Our Favorite Ashland Parks Not Named Lithia
Our Favorite Ashland Parks Not Named Lithia
By Andy Harris
Lithia Park has captured the heart of the Ashland community and leaves visitors with a lush impression of our picturesque town. While Ashland has many special and beautiful parks, none quite match up to Lithia Park’s size, plant variety, and diverse recreational options. Its central location makes it easy to visit on a casual stroll through town, and its variety of trails make for a range of accessible walks or hikes.
Lithia Park also carries with it a significant history, with the Shasta Indians as the earliest inhabitants of the extensive area surrounding the Ashland Creek, the Women’s Civic Improvement Club catalyzing the park’s creation in 1908 and the fact that San Francisco’s world renown Golden Gate Park landscape architect John McLaren was also Lithia’s designer.¹
Beyond these items, it’s simply as complete and gorgeous a park as you will find anywhere in town, with a concert bandshell, duck ponds, a playground, miles of hiking trails, the Ashland Creek, tennis courts, a Japanese garden and much more.
It’s true that Ashland’s park system might start with Lithia Park, yet it certainly does not end there. The town has an abundance of parks to enjoy, which we display on the “Parks” page of our website. So without further ado, here’s our list of our favorite parks in Ashland – in no particular order.
Please be sure to add your favorite parks and input into the comments section below!
Located on the north side of Ashland, Ashland Ponds is a wonderful spot for a short walk, while enjoying the sights and sounds that having year round water brings to the park. The birding is excellent and the Cascade and Siskiyou mountains provide a lovely backdrop.
Walking the entire, relatively flat, loop takes roughly 20 minutes making this a perfect park to visit for when time short and/or the motivation for a longer walk is low. This is also a nice visit for those that may not find Ashland’s hilly trails very accessible.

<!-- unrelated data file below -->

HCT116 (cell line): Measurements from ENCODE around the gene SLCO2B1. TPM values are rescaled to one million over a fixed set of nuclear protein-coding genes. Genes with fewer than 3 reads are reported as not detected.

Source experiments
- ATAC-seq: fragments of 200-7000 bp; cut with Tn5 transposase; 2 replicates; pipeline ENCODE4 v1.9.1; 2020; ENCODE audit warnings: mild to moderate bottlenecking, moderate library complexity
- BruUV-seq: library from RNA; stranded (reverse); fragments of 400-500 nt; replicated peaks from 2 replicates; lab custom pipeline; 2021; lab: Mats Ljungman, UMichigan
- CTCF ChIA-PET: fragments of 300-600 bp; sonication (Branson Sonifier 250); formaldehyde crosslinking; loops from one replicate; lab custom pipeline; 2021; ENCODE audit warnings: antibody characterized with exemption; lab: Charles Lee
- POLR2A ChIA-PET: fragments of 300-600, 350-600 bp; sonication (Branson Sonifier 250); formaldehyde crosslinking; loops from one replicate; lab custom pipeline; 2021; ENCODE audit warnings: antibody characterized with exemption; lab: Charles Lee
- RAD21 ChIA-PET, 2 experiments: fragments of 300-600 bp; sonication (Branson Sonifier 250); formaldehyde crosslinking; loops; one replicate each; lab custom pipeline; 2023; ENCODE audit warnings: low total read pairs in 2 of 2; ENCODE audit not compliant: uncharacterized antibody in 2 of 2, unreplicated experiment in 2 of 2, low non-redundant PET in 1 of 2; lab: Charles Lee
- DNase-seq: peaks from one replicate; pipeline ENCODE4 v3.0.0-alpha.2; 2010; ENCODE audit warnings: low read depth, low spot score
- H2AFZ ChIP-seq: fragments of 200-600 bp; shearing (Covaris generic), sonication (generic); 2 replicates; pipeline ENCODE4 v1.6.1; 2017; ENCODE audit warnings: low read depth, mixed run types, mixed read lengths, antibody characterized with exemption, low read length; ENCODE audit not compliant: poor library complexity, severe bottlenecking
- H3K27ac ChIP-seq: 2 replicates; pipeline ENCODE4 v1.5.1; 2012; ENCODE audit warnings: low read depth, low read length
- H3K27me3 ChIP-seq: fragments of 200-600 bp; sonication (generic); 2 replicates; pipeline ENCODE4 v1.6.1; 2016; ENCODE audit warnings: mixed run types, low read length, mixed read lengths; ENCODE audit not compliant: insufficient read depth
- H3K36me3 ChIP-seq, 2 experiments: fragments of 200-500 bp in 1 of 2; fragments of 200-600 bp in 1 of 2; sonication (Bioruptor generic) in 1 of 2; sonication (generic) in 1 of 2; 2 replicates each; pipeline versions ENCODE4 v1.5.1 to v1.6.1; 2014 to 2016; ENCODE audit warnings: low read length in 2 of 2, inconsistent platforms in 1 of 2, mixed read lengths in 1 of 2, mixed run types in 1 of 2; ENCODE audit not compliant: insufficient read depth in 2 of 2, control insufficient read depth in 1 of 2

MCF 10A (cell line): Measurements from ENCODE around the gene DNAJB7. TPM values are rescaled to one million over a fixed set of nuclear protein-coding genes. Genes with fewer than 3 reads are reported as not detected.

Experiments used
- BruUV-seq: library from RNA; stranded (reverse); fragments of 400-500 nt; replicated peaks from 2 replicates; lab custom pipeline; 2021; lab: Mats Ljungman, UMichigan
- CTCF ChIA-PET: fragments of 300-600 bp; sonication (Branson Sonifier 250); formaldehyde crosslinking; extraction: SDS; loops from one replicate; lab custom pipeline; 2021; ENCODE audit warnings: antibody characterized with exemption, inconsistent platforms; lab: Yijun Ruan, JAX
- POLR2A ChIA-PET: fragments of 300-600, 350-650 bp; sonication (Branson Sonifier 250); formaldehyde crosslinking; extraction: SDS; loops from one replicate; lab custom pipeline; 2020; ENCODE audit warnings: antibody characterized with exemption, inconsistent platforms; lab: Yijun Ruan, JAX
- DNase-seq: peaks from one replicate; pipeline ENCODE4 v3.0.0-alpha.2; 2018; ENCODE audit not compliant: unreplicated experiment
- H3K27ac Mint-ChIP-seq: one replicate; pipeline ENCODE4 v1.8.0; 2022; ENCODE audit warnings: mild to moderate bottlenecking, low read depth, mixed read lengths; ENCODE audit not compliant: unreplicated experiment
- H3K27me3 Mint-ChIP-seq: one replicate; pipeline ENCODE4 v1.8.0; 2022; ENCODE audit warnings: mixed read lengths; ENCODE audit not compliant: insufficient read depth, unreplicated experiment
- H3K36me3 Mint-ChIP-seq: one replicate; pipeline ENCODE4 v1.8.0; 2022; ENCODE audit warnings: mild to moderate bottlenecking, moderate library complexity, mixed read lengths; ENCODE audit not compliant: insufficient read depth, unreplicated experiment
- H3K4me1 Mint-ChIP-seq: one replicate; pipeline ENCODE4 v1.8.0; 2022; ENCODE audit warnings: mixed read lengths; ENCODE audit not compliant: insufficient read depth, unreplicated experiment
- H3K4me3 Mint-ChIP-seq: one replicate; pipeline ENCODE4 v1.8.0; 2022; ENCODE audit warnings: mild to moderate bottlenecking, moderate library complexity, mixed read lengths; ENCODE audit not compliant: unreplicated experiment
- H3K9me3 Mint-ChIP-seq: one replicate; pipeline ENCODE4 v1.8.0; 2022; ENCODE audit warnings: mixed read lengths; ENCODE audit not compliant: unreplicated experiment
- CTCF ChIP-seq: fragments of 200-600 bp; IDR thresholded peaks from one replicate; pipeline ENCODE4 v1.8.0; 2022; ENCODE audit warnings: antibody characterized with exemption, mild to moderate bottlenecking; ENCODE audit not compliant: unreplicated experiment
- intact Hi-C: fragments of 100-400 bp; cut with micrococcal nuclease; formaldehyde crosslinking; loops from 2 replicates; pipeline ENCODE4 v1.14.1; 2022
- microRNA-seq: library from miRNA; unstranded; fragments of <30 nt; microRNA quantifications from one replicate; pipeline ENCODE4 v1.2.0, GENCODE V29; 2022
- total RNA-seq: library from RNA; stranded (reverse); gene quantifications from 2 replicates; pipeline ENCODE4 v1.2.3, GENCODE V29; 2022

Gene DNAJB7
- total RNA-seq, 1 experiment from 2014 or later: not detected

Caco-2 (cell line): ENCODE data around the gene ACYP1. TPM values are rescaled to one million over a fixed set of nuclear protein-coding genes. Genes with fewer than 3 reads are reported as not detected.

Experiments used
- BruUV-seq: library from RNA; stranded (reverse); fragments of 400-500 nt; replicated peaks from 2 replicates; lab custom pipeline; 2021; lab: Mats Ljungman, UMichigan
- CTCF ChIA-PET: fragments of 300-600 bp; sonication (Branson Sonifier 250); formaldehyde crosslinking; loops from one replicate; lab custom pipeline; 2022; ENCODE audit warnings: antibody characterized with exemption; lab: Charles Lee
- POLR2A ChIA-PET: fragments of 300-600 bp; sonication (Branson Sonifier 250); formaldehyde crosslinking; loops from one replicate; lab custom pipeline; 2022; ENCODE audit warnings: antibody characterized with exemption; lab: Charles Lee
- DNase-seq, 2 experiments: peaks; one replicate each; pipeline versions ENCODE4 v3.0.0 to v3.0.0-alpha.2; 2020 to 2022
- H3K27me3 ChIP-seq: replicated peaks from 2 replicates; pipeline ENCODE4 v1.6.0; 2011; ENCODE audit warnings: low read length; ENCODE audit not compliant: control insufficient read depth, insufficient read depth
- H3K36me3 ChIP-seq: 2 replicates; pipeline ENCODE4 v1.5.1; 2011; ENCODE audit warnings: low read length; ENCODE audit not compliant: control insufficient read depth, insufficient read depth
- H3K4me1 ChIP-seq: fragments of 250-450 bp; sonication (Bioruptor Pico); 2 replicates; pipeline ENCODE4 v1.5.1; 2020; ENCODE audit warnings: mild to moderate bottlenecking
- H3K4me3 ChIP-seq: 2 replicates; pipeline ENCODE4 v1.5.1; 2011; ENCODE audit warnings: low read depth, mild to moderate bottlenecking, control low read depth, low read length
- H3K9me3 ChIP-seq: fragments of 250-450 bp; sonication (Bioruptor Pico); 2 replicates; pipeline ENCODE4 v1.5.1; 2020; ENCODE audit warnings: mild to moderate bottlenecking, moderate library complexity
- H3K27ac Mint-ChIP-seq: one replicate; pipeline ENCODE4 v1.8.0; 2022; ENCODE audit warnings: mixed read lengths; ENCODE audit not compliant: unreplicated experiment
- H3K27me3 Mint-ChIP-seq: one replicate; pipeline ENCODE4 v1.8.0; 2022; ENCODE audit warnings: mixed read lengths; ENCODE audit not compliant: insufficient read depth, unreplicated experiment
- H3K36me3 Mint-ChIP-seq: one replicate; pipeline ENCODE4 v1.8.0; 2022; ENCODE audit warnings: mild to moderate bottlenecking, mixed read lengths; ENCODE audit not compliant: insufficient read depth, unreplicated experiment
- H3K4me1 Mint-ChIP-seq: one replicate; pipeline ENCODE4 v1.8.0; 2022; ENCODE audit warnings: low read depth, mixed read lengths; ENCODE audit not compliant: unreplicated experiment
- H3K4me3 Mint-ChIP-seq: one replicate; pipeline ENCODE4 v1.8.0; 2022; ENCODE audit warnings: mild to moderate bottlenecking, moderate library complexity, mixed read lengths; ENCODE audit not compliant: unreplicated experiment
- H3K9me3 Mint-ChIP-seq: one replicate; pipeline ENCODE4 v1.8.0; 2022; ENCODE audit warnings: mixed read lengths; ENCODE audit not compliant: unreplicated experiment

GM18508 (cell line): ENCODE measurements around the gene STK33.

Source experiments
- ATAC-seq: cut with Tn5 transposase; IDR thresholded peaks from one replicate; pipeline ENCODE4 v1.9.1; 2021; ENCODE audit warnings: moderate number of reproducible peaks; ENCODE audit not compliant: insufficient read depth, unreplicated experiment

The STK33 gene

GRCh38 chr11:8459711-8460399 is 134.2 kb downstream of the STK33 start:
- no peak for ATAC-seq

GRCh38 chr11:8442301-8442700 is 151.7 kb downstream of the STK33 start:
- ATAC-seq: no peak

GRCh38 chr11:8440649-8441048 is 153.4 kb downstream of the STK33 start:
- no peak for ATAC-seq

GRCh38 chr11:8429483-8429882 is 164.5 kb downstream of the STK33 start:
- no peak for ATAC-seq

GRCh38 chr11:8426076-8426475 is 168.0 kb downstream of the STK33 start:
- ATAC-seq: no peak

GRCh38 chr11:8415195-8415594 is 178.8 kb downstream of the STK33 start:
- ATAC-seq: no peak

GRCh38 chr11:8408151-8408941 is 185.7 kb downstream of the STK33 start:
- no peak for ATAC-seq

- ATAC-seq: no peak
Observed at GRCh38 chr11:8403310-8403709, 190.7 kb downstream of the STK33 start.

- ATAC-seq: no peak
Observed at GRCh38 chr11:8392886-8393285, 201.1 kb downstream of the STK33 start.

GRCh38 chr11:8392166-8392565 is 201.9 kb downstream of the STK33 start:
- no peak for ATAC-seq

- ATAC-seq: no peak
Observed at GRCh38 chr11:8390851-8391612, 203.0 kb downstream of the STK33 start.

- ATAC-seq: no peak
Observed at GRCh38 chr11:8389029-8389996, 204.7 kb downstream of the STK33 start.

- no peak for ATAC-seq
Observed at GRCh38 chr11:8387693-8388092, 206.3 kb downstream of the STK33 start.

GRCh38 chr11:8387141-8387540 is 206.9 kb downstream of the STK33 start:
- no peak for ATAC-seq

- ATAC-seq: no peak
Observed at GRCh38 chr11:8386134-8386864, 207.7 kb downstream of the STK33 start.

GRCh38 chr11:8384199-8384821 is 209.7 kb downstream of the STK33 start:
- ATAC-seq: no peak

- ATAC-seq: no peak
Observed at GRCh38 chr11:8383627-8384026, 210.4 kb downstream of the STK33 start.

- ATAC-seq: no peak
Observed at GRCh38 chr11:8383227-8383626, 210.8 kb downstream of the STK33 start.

Garfield Park’s huge, green and grassy lawn is perfect for playing games, having a picnic, or sitting down with a friend for a long overdue conversation. The park’s front and center views of the Siskiyous make it a delight especially at sunset.
It’s also quite centrally located right off Main St. and close to Siskiyou Blvd., about 2/3 of a mile from the center of town, and right along the bike path’s route.
Garfield Park features sand volleyball courts, a basketball court, a great playground and a “Zero-Depth Water Facility”, which is great fun for families during the heat of summer.
This lesser known gem looms high up above town and boasts beautiful views and solitude. Perhaps you want to go for a hike with a view, but you don’t want to hike too far. Maybe you want to take your out of town guests to watch the sun drop over the mountains and to experience 360 degree views of the valley, but you are short on time. Or, you simply want to get into nature and enjoy the peace of the surrounding landscape after a long day. Well then, this is your park.
Located up the hill northwest from downtown off Grandview Dr., Hald/Strawberry Park offers few frills, but lots of beauty and a variety of trails to explore. The time from the unmarked park entrance parking lot up to the look-out at the top of the hill requires roughly 15 minutes of walking. The time spent at the top enjoying the views is up to you.
Railroad Park is a narrow and long park, with a few special features such as a basketball court, gazebo with picnic tables and small playground, but the views of Grizzly Peak and the Cascades from its small, grassy lawn is what we most admire. The lawn is big enough to throw a frisbee and certainly large enough to lay down on a blanket and soak up the sun and the view.
Railroad Park is aptly located in the Railroad District where a golden spike was driven in 1887 to complete the railway connecting the north and south.
North Mountain Park
North Mountain Park is as much like Lithia Park as any in town in that it offers the second widest variety of things to enjoy and see.
The entire south end of the park is dedicated to soccer and baseball fields. The north end of the park is dedicated to nature and education, which makes it a particularly fine park for children. Bear Creek runs along the park’s edge, and the Nature Center, trails and Native American Display engage the entire family.
When visiting North Mountain Park, we suggest combining your visit with a short walk into Riverwalk Park just across the street and along the creek. There is a small pond in this latter park, and if you are quiet, you may see some water fowl. Walk to the end of the park for a pleasant opportunity to visit Bear Creek.
This park is a personal favorite, mostly in its small town quaintness and how it reminds me of parks from my travels in Europe and South America. The park has a beautiful gazebo in the middle of it and some built in posts for slack-lining.
Located on Siskiyou Blvd., it can be a bit noisy, but it’s a great spot to meet up with friends in the gazebo for a conversation amidst the trees and shade on a hot day.